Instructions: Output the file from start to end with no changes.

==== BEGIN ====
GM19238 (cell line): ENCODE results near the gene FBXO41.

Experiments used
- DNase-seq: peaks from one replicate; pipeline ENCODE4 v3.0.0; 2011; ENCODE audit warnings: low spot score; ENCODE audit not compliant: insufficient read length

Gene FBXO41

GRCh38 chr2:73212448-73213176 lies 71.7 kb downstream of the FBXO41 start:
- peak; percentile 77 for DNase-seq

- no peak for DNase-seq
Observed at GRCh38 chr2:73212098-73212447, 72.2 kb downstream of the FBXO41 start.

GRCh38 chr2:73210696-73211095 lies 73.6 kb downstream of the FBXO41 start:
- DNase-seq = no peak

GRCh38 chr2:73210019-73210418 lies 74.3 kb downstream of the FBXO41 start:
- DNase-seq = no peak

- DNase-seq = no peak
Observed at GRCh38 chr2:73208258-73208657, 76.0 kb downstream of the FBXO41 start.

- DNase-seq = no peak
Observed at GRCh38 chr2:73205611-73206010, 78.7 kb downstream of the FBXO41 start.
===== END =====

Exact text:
GM19238 (cell line): ENCODE results near the gene FBXO41.

Experiments used
- DNase-seq: peaks from one replicate; pipeline ENCODE4 v3.0.0; 2011; ENCODE audit warnings: low spot score; ENCODE audit not compliant: insufficient read length

Gene FBXO41

GRCh38 chr2:73212448-73213176 lies 71.7 kb downstream of the FBXO41 start:
- peak; percentile 77 for DNase-seq

- no peak for DNase-seq
Observed at GRCh38 chr2:73212098-73212447, 72.2 kb downstream of the FBXO41 start.

GRCh38 chr2:73210696-73211095 lies 73.6 kb downstream of the FBXO41 start:
- DNase-seq = no peak

GRCh38 chr2:73210019-73210418 lies 74.3 kb downstream of the FBXO41 start:
- DNase-seq = no peak

- DNase-seq = no peak
Observed at GRCh38 chr2:73208258-73208657, 76.0 kb downstream of the FBXO41 start.

- DNase-seq = no peak
Observed at GRCh38 chr2:73205611-73206010, 78.7 kb downstream of the FBXO41 start.